Novozymes would like to add that whereas security of energy supply and climate change may seem to be the main reasons for a continuous promotion of biofuels in Europe the effect on job creation should also be empasized. The biofuel area requires intensive R&D resources, which allows for the creation of a significant amount of knowledge based jobs and the agricultural sector will benefit from job creation in rural areas, which is particularly important after the CAP reform in Europe.
Furthermore the development of advanced technologies will potentially allow for future technology export from Europe.
The third submission is an actual academic paper with footnotes and stuff! As such, it does not follow the question-and-answer format favoured by the Commission, but it's well worth a read.
Adrian Muller: An organic farming perspective on the production of biomass for energy use [PDF], Department of Economics, University of Göteborg
Biotechnology is seen as a promising option to curb greenhouse gas emissions. There is, however, a potential competition for land due to increased demand for biomass resulting in increased food prices. This also would exacerbate future global water scarcity and negatively affect the food security of poor countries depending on cereal imports. Furtheron, the question of how a sufficiently large amount of biomass for energy production could be grown sustainably needs to be addressed. Conventional agriculture often has negative effedts on the environment. Organic agriculture is one sustainable alternative. Burning significant quantities of organic matter, however is incompatible with the principles of organic agriculture. Nevertheless, there is potential for sustainable impplementation of small-scale, on-site bioenergy projects, in particular in developing countries, and also of some forestry practives to harvest biomass for energy use. On the other hand, large-scale production of biomass for transport fuels is likely to be particularly unsustainable. To assess the sustainability of bioenergy on project level and as a global strategy, detailed differentiation is necessary. This paper combines these issues focusing on the potential challenges related to sustainable bioenergy production and its potential incompatibility with sustainable agricultural practices.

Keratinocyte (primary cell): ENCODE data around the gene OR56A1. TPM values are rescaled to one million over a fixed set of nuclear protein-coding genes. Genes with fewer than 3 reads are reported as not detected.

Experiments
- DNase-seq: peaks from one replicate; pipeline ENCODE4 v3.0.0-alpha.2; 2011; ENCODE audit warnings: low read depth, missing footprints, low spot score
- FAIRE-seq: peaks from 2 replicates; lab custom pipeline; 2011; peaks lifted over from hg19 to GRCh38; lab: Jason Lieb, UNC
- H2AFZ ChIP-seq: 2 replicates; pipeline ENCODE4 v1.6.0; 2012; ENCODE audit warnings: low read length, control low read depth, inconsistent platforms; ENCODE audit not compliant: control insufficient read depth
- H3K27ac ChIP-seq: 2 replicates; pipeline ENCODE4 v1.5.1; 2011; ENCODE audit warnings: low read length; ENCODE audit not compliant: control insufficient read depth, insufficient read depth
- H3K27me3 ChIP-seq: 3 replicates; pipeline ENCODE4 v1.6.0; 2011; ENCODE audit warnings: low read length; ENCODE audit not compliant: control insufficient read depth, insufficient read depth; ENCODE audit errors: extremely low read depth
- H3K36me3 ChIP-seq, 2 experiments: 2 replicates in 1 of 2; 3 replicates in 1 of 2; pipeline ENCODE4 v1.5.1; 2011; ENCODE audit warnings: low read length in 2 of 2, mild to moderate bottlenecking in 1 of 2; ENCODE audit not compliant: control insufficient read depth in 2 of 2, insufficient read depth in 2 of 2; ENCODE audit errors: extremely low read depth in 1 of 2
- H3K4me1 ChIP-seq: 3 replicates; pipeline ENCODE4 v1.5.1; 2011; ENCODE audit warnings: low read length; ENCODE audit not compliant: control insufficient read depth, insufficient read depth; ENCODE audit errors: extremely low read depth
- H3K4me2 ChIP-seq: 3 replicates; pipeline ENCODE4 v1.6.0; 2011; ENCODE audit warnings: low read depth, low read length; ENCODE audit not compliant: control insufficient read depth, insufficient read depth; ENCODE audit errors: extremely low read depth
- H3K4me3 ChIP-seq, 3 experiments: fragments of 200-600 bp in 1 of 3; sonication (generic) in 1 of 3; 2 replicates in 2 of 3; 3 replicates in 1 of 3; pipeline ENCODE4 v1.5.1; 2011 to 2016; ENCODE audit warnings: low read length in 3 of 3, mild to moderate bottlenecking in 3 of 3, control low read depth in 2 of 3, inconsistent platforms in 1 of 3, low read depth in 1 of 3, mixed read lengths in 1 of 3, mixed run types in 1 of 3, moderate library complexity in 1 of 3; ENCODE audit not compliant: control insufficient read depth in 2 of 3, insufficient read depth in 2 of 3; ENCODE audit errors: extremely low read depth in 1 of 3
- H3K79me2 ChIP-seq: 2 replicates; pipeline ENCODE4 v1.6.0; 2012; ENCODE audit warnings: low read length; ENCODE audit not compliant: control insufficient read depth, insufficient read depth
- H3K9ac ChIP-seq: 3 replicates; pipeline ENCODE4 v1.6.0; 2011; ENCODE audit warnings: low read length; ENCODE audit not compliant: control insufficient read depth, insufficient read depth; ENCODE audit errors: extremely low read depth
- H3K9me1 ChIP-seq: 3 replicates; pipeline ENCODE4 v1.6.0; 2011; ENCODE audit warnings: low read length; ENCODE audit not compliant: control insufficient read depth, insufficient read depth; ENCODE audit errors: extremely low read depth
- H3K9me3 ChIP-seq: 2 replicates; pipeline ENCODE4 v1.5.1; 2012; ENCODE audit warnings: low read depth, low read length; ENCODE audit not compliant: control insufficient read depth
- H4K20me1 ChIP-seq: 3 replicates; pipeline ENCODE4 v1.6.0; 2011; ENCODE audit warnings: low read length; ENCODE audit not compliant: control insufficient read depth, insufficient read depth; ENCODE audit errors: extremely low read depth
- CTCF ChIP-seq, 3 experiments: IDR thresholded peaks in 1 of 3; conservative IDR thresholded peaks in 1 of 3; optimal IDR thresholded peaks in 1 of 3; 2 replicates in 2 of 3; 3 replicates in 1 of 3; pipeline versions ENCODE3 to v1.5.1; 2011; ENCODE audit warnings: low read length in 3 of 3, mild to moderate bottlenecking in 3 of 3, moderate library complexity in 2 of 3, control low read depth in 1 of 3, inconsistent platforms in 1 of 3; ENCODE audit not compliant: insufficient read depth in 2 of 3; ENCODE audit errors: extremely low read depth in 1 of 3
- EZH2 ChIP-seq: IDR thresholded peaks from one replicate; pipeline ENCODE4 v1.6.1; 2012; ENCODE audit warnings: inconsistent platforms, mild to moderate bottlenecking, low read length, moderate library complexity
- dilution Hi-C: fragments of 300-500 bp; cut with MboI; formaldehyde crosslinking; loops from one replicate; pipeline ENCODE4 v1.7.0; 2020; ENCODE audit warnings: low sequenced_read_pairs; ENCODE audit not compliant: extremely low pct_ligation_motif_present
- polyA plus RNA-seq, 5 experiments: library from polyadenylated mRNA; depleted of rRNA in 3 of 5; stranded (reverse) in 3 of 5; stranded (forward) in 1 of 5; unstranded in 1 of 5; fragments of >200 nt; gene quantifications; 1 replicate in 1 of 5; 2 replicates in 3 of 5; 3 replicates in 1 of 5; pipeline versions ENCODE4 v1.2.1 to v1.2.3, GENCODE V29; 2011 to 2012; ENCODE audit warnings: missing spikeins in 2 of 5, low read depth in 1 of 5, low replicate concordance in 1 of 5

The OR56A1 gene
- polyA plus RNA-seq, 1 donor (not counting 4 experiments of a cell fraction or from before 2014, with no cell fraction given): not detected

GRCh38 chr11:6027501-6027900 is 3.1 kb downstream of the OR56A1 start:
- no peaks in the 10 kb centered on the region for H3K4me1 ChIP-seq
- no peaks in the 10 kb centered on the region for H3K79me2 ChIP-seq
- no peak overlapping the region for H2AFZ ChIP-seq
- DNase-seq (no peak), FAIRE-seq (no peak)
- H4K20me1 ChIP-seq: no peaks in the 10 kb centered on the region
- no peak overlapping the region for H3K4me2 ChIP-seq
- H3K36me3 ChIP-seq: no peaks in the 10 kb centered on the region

We are obviously not going to base our submission on these three, but it is useful to know what people are saying. What I suggest is taking a look at the 2003 directive [Google HTML conversion of this PDF original] and looking at the "whereases", that is, the rationale behind the directive, and debunking (or reaffirming) each one of them. For instance, the ones pertaining to climate change:


(6) Greater use of biofuels for transport forms a part of the package of measures needed to comply with the Kyoto Protocol, and of any policy package to meet further commitments in this respect.

(22) Promotion of the production and use of biofuels could contribute to a reduction in energy import dependency and in emissions of greenhouse gases. In addition, biofuels, in pure form or as a blend, may in principle be used in existing motor vehicles and use the current motor vehicle fuel distribution system. The blending of biofuel with fossil fuels could facilitate a potential cost reduction in the distribution system in the Community.

would be shown by the above FT charts to be misguided, as according to them biofuels cannot be solution to the problem of fuel supply for transportation.

In the comments to Jerome's diary there are additional sources both from old ET diaries and freshly contributed by commenters.

What say you?
. Too much work 0%
. The Commission will ignore our input anyway 66%
. This is un-protagonist-like 0%
. Let's do it! 33%

Votes: 3
Results | Other Polls
My apologies for another copy-paste-fest.

Nothing is 'mere'. — Richard P. Feynman
by Migeru (migeru at eurotrib dot com) on Sat Jul 1st, 2006 at 02:19:23 PM EST
Someone should do an analysis of the impact of eating less meat. The amount of land and energy devoted to meat growing, slaughter and transport could be compared to using the same resources for a combination of more vegetable food and biofuel raw material.

I'm sure this idea will go over big with the McDonald's crowd...

Policies not Politics
---- Daily Landscape

by rdf (robert.feinman@gmail.com) on Sat Jul 1st, 2006 at 02:43:26 PM EST
I have read there is a 10:1 ratio of resources for each step up in the food chain, so could we save 90% of the energy used to grow cattle feed by becoming vegetarians?

It used to be that the less fertile land was used for grazing cattle, but I suspect nowadays cattle is not grazed but enclosed and fed with the product of more fertile land? Is that correct?

Nothing is 'mere'. — Richard P. Feynman

by Migeru (migeru at eurotrib dot com) on Sat Jul 1st, 2006 at 02:49:56 PM EST
[ Parent ]
Cattle breeding is still mostly confined to less fertile areas. However, intensive rearing methods (pig farms, battery chicken operations) mostly use feed made from crops grown in more fertile cereal-growing zones, so in that sense you're right.
by afew (afew(a in a circle)eurotrib_dot_com) on Sat Jul 1st, 2006 at 03:02:46 PM EST
[ Parent ]
A recent corporate cattle effort was created in Texas. The feedlot is next to the farms which grow the feed for the cows. The milk for the cows is delivered to a nearby factory where it is turned into the fake cheddar that passes for cheese in the US. This is then sold to the hamburger chains and other fast food companies.

When the cows milk production falls off they are shipped to a nearby slaughterhouse. You have to admit it is very "efficient". Hundreds of acres devoted to making fake cheese. Just imagine the difference if the fake cheese were made from soy beans instead (like tofu).

Policies not Politics
---- Daily Landscape

by rdf (robert.feinman@gmail.com) on Sat Jul 1st, 2006 at 03:17:16 PM EST
[ Parent ]
Not only cheese, but meat from old milk cows. Yummy! (not)

Nothing is 'mere'. — Richard P. Feynman
by Migeru (migeru at eurotrib dot com) on Sat Jul 1st, 2006 at 03:18:26 PM EST
[ Parent ]
A great deal of what is currently sold as "beef" is old milk cows. Especially cheaper supermarket cuts and food-industry beef products (burgers, frozen and quick-heat dishes, etc). There's no obligation in Europe (nor in the US afaik) to label it "OLD MILK COW".